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Top Tips for Shooting on Location

Posted by Meredith Kain on May 18, 2015

Every month we feature a different city around the world and our favorite need-to-know tips for shooting there from our local crews, but there are some tips that are universal to every location. This time around, we’re giving you some of our own favorite tips. I chatted with the talented and knowledgeable Production Managers here at Crews Control, and here are some of our top tips for shooting on location:

“If you’re shooting internationally, choosing the right date can make or break your shoot. For example, Spring and Autumn Golden Weeks in China means the whole country is traveling. Check for holidays that may be unknown to you, but important to your interviewees and crew. Using resources like http://www.timeanddate.com/holidays/ can help you avoid possible conflicts,” says Valerie Nolan, Vice President of Production

Be prepared! You never know what could happen when you’re on location for a shoot. It may seem trivial, but having a medical kit on hand is critical. “I always carry an ice pack, gauze, alcohol wipes, anti-bacterial gel, and adhesive and ace bandages with me on shoots,” says Production Manager Cricket Capucci. “I was once working a wake boarding show and one of the skiers came in too fast – he hit the dock and cut his foot. Since I had my first-aid supplies on hand, I was able to help him out until a medical crew could get to the dock.”

Different locations have different requirements, so always check with your location first. “Some require a COI from the crew prior to shooting,” according to Production Manager Becky Holzman Garzone. “You’ll need time to contact your insurance agency to get the building listed under your COI beforehand.” Another thing you’ll need to check on? Union requirements. Becky tells me a lot of hotels and conference centers are buckling down on union rules. “If you arrive with a non-union crew at a union hotel or conference center, you will be required to pay for a shadow or forced to cancel the shoot entirely. Don’t go in without knowing.”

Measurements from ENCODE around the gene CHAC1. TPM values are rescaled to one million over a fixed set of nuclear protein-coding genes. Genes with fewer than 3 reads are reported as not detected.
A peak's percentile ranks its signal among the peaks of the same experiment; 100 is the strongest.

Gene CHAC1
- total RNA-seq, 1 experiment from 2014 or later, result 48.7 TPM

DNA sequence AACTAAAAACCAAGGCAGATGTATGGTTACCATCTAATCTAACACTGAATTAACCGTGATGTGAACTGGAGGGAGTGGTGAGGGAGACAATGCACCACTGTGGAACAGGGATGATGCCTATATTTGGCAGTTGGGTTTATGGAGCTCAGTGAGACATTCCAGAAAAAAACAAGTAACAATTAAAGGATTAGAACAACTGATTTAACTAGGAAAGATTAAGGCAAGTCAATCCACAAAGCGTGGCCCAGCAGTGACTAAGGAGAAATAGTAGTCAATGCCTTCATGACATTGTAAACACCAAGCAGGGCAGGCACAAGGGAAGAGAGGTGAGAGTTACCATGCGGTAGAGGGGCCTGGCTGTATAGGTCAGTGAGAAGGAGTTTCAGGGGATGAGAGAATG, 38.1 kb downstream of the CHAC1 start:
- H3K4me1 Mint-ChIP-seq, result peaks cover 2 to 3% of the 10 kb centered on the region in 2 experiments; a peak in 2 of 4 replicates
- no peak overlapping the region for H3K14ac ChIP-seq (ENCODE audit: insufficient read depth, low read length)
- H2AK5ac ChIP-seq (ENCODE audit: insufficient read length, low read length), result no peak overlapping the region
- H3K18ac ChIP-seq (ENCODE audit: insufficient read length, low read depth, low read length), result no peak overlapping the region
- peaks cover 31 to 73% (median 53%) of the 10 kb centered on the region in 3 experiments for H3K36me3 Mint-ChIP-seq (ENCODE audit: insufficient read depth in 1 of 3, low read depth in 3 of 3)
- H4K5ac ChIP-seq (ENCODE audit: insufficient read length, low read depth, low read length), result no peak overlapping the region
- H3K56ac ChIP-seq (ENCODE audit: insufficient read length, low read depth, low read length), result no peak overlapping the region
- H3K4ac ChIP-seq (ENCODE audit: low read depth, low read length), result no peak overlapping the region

Another great tip is travel logistics for shooting of the beaten path. “Every once in a while, we’ll book shoots that are so far out there we’re just given location coordinates,” says Production Manager Brittany Conley. “Make sure the roads leading out to your shoot can accommodate your vehicles. Tight roads are difficult to navigate with a big van and can negatively impact your time for loading on and off.”

A tip from yours truly? Power, power, power. Back in my days of being an audio engineer, I would always scope out locations beforehand for power sources. Nothing is more frustrating than showing up to a location and finding that all of the power outlets by the stage (or wherever you need) are two-pronged. Even worse? Finding no outlets at all. This is where surge protecting power strips and extension cords come in handy – they’re invaluable tools to keep with your gear. Some places I would go as far as using a VOM (volt-ohm meter) to test available outlets – especially in older/historic locations. If you’re going wireless, have backup batteries for ALL of your gear, especially your computer if you’re expected to do any editing on-site. This may seem like a no-brainer, but it’s something that can easily fall through the cracks.

When it comes to information and location shooting, Crews Controls’ Production Managers are my top reference. What are your favorite tips for shooting on location? Let us know in the comments below or connect with us on Facebook, Twitter, and LinkedIn.


  1. Great info, keep it coming!
    One tip I have for location shoots, especially if they are just pick up shots.
    I always keep a plastic trash bag in my back pocket.
    I can't tell you how many times it has saved my camera from an unexpected downpour, dust storm, or ocean spray.
    Any of these things can bring your camera and production to a screeching halt.
    It cost nothing, and is great insurance for your camera!

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